MOVIE REVIEW

Cloudy with a Chance of Meatballs

Cloudy with a Chance of Meatballs
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Cloudy with a Chance of Meatballs It would have been very easy to make a terrible movie out of Cloudy With a Chance of Meatballs. The simple children's book by Jodi and Ron Barrett, a staple in my first-grade library and probably yours as well, is essentially an expanded edition the "If All the Raindrops Were Lemondrops and Gumdrops" song, a child wish-fulfillment fantasy about a world in which the most delicious junk food falls from the sky like rain.

All you'd have to do is throw in some goofy food sight gags, a lot of toilet humor about what comes out the other end, and wrangle in some feel-good messages about family, or being yourself, or whatever seems hot these days. But instead of going the easy route, Sony picked Chris Miller and Phil Lord to make the movie, creating an animated film that, like Monsters vs. Aliens earlier this year, is far funnier than it had any right to be.

Using CGI animation to play with caricature rather than realism, Cloudy leaps away from a fairly boilerplate premise early on to become an absurdist, hilarious, hugely energetic adventure. Flint Lockwood (Bill Hader, mostly doing the earnest hero thing) lives in the tiny North Atlantic island town of Swallow Falls, where the collapse of the sardine industry has left virtually the entire town depressed and unemployed. An avid inventor since childhood, Flint spends his days fiddling in his makeshift lab and disappointing his dad (James Caan), a man so stern his thick eyebrows stand in for the eyes himself. Flint thinks he's failed again when his food-creation machine leaps off into orbit, but when the next rainfall brings perfectly formed cheeseburgers, a media blitz and the town's revival follow quickly.

All sorts of colorful characters stand to benefit from the falling food, from the greedy and increasingly corpulent mayor (Bruce Campbell, in one of many inspired bits of casting) to spunky weathergirl Sam Sparks (Anna Faris), who is a closet nerd just like Flint, but tries to hide her smarts behind girlish giggles and TV-ready looks. Less happy with the changes are "Baby" Brent (Andy Samberg), the icon of the sardine industry who is replaced by Flint as the town's favorite son, and local cop Earl Devereaux (Mr. T-- again, hilarious), who usually knows Flint is up to no good even if he can't quite prove it.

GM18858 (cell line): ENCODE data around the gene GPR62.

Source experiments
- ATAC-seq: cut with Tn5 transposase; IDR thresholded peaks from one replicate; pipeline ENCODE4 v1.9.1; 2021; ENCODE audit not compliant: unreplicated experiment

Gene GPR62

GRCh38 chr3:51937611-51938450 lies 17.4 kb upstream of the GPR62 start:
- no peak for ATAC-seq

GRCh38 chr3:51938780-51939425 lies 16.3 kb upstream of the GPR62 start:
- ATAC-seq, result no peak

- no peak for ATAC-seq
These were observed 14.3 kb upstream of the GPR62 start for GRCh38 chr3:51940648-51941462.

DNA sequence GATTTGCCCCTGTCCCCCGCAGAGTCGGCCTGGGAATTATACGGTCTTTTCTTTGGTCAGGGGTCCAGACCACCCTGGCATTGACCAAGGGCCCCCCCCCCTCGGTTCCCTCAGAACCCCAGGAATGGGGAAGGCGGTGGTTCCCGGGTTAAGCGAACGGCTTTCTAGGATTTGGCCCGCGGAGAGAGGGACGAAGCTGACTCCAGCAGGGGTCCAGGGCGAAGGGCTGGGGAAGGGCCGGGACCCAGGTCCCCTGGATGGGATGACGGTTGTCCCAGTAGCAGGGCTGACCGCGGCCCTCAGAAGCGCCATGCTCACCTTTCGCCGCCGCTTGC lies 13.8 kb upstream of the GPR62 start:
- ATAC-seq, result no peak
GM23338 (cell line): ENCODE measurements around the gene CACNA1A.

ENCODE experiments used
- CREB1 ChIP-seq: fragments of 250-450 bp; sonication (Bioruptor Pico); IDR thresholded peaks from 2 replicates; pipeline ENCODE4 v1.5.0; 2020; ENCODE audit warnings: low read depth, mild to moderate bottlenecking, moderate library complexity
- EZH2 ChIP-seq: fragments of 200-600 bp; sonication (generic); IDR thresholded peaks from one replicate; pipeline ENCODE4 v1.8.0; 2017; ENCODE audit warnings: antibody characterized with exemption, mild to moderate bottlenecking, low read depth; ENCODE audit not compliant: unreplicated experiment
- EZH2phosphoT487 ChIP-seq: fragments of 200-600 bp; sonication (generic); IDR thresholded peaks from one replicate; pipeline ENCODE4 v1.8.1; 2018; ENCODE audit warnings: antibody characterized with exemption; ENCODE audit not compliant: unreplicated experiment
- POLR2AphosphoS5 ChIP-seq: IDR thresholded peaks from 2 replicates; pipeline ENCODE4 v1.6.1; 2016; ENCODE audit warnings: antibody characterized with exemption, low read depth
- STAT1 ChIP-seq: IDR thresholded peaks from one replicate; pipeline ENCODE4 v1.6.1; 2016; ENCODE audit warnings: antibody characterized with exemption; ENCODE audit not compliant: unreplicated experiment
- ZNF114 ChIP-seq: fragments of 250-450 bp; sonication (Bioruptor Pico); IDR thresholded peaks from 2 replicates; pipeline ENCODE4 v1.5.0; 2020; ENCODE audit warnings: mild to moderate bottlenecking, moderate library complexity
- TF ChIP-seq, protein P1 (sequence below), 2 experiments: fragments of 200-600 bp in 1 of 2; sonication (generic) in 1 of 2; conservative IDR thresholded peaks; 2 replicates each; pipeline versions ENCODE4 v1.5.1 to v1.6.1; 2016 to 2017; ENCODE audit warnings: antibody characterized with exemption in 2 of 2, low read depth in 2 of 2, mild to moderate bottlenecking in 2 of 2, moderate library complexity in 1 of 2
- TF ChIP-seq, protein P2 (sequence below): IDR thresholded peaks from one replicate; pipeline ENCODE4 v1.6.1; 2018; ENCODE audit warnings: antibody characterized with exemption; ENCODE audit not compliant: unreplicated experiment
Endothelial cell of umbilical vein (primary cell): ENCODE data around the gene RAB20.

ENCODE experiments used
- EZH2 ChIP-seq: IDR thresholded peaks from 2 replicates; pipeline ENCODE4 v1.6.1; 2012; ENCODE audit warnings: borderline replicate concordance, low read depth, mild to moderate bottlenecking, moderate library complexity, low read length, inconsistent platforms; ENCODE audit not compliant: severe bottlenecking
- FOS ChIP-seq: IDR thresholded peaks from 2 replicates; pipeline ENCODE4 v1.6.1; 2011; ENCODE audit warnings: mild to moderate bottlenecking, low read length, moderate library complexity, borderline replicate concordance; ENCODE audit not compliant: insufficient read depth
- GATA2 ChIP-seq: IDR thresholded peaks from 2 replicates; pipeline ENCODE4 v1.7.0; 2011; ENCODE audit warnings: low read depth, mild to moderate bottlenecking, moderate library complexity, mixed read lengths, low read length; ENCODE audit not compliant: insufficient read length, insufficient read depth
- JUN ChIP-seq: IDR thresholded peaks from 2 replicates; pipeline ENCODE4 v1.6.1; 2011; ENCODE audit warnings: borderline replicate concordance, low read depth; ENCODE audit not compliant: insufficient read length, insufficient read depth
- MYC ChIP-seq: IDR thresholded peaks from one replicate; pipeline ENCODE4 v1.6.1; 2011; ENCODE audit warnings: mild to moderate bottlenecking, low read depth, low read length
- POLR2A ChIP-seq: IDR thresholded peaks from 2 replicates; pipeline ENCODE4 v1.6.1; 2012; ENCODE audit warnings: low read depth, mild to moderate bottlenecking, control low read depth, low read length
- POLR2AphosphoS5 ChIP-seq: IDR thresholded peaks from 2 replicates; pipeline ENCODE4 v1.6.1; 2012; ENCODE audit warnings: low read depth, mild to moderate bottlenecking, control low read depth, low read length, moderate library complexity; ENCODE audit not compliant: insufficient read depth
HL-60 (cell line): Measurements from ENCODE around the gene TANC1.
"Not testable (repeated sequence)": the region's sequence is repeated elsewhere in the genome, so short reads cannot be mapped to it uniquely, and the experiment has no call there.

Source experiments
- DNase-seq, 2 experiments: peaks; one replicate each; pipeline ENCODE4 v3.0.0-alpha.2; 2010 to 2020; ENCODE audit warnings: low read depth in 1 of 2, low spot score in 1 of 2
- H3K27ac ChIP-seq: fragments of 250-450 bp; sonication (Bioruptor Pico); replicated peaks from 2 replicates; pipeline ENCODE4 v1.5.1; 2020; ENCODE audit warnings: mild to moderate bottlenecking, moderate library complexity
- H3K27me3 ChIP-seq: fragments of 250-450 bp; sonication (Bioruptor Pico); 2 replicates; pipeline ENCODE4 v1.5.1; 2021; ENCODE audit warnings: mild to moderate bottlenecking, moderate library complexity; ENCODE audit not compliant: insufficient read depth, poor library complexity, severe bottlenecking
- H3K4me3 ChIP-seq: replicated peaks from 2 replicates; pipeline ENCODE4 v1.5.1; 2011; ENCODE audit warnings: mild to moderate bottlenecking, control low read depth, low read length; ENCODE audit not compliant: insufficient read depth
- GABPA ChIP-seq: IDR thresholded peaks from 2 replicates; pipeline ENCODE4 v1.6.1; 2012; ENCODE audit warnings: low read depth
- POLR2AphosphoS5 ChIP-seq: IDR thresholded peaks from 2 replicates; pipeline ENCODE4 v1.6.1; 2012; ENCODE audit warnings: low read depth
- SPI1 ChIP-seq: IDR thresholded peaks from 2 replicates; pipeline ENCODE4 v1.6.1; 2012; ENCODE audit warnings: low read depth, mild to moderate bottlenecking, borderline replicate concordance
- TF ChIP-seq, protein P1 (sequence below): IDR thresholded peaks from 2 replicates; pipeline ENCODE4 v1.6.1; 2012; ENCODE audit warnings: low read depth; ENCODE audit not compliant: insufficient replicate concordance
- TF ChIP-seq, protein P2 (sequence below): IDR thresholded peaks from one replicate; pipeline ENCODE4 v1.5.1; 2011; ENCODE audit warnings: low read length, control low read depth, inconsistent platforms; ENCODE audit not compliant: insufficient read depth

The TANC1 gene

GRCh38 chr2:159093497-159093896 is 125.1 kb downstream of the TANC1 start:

Flint's coming-of-age story, his inevitable romance with Sam, and the town's realization that food constantly falling from the sky isn't always a good thing, all fit snugly into classic narrative tropes that don't get much stretching here. What's delightful about the movie are dozens of little things, from the way panicked townspeople run frantically from increasingly giant food to every single line uttered by Mr. T. Lord and Miller, the creators of the short-lived and bizarre MTV series Clone High, bring a TV writer's sensibility to the movie, stacking jokes upon jokes until even small gestures can become funny. It's not just clever writing, but the kind of ballsy, caricature-pushing animation that the Warner Bros. shorts mastered decades ago. Chuck Jones would probably be proud.

The first credit in the opening title sequence calls Cloudy "A film by a lot of people," immediately giving the sense that its two young directors are as amazed as you are that they've pulled it off. That generous, seat-of-the-pants spirit fills the entire movie, giving Cloudy that sense of childlike wonder that countless other animated movies have proved nearly impossible to pull off. At some point during the film I stopped writing down the best and silliest jokes and just went with it, guffawing with everyone else when one character gets turned into a walking man-chicken, or a talking monkey voiced by Neil Patrick Harris, of all people, fulfills his lifelong dream of attacking a fleet of Gummi Bears. It's kind of like having a fantastic dream that's impossible to recount for anyone else. You really just have to see it for yourself.


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